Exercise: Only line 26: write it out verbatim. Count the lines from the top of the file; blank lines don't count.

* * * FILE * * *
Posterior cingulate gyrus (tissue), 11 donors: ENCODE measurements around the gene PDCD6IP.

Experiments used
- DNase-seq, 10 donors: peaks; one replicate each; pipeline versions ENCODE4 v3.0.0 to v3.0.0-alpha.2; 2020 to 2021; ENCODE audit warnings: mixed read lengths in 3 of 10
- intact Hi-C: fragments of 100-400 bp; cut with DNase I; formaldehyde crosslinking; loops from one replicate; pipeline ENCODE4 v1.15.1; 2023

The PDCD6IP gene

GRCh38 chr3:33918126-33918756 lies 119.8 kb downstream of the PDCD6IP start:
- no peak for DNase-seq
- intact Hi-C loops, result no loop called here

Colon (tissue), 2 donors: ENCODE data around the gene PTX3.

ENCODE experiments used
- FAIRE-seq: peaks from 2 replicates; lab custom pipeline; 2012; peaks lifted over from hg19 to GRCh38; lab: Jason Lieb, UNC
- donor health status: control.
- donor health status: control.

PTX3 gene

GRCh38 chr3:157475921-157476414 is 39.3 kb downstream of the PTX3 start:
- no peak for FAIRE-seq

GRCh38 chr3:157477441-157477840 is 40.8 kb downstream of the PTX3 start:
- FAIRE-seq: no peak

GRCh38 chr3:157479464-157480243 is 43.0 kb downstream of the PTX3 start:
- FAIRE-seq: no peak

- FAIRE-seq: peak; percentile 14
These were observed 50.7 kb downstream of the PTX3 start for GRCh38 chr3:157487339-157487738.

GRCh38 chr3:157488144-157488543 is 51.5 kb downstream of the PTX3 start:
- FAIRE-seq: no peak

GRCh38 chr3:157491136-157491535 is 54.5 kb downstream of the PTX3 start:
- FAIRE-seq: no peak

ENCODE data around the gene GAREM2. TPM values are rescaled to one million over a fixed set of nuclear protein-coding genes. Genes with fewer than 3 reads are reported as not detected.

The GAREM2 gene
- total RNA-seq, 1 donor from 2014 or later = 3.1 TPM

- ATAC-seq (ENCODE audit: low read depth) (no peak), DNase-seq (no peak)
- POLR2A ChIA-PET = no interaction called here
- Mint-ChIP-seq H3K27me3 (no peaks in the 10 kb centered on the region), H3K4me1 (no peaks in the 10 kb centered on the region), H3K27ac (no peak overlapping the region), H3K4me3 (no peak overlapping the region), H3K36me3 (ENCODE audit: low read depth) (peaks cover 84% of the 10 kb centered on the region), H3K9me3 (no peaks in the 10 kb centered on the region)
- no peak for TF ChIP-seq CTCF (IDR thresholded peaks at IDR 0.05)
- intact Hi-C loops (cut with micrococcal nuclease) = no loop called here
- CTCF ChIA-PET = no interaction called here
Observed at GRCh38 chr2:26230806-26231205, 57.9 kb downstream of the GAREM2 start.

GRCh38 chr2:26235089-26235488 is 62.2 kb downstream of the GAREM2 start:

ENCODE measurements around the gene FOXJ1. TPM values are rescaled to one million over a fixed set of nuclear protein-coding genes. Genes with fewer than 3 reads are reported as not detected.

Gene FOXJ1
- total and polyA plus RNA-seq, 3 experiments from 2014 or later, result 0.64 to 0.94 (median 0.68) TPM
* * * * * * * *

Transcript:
- FAIRE-seq: no peak